The new viva book has been completed this week and sent on to Cambridge University Press for pre-production.We ended up a year behind schedule such was the difficulties of getting the material as good as we could manage
With the first edition viva book we were keen to write a viva book to compliment our main orthopaedic textbook.
We had a reasonable surplus of material available that we had been unable to fit into the 2e book. We were keen to go into a more detailed structured answer format to use in the viva situation rather than just going ahead with revision bullet points. We wanted to provide examples of higher order thinking and judgment for candidates to use in their exam preparation. The ICB have certainly gone down the path of structuring the exam towards higher order thinking rather than factual recall in recent years. We pre-empted this route 5 years ago without necessarily fully realizing that direction of travel at the time.
The 1e viva book was challenging in that there were a several viva type books already out on the market. This contrasted with the main Postgraduate Orthopaedics textbook which was the first of its kind with no previous road map to guide us.
We approached a number of post FRCS (Tr&Orth) exam registrars who did an excellent job of taking on the task of writing the allocated book chapters. Despite various obstacles the viva book came together surprisingly well with the minimum of fuss.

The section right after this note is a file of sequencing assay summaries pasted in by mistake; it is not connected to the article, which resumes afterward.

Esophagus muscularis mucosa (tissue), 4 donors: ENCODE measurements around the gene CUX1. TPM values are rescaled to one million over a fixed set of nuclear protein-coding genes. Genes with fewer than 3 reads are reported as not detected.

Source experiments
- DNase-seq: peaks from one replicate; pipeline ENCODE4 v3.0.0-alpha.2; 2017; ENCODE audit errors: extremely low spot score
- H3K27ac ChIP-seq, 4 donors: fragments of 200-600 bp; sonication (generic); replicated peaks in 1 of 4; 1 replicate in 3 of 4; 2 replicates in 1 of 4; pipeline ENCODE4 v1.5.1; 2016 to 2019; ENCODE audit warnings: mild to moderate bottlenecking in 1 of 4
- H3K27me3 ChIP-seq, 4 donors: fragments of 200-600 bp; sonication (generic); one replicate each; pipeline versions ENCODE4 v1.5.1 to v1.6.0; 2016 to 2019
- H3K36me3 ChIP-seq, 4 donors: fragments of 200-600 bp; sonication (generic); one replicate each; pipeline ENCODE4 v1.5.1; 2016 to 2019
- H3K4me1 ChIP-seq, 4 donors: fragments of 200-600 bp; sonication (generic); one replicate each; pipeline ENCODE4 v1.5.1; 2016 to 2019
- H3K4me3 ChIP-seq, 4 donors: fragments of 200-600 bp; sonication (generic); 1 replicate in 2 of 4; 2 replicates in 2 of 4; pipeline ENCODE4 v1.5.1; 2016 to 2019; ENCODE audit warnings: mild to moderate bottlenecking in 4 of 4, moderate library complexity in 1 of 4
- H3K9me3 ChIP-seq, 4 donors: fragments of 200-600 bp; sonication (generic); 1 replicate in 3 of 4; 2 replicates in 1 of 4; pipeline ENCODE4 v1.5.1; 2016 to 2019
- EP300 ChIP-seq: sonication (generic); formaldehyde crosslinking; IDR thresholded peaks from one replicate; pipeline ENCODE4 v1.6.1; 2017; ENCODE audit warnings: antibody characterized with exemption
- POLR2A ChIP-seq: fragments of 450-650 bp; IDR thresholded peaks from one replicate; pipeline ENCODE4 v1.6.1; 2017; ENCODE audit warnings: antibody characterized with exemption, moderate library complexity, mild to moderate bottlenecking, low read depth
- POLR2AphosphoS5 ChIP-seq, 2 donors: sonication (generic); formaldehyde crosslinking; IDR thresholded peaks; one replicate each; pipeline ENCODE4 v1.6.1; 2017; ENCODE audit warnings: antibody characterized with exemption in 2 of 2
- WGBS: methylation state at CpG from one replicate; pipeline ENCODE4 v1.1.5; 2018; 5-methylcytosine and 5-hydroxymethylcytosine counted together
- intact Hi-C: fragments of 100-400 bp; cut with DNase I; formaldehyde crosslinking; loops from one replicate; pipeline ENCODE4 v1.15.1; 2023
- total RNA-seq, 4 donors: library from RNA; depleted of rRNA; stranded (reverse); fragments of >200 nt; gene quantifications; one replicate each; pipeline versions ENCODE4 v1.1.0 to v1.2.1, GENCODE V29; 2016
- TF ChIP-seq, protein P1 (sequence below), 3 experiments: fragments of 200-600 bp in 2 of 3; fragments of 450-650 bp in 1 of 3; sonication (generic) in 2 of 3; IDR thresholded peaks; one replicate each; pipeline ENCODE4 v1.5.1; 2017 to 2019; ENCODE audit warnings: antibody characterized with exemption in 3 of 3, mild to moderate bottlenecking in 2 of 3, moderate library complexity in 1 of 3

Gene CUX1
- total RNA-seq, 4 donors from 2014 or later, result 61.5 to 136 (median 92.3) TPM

When the book was published the complexity within some model answers took a while to be fully appreciated. In time there was a realization that perhaps 2 or 3 chapters didn’t quite hit our own expected high standards. The book was published very close to similar competing titles which ended up muddying the waters. The book became something of a slow burner gaining a favourable audience over time
As time passed we realized that the viva book was ageing. A decision was needed to either just let the book go out of date or revise it to a second edition. We chose to update the viva book to keep pace with the ever changing exam format
During the intervening years the standard of FRCS (Tr&Orth) exam revision books emerging had significantly improved and we wanted to stay ahead of these newer competing titles.
The two main areas that we have concentrated on are basic science and trauma. Basic science is by and large the most difficult subject for candidates to revise for and we wanted to significantly raise the bar for this section. Trauma is becoming more subspecialised with the emergence of MTCs so that candidates not only need a good working knowledge of standard trauma material but need to be aware of the updated thinking in polytrauma and open fracture management. There had been significant changes in practice in use of metal on metal bearing surfaces and the cement versus uncemented hip fixation debate continues to rage on.
Diagrams needed to be more professionally drawn and more photographs needed to be included amongst the text
Although the whole exam is based on the T+O curriculum the mechanics of viva exam are very different to that of the MCQ’s and the clinicals. The viva exam allows for a more formal assessment of communication skills. If you are a gifted eloquent speaker with inherit tactical nous in answering viva questions that’s great but most candidates need some guidance. A standardized method of approach to answering a viva question needs to be learnt and thoroughly practiced.
These days the FRCS(Tr&Orth) exam is much fairer to candidates. It is rigidly standardized with defined protocols and etiquette that needed to be accurately reflected in the examiner/candidate dialogue.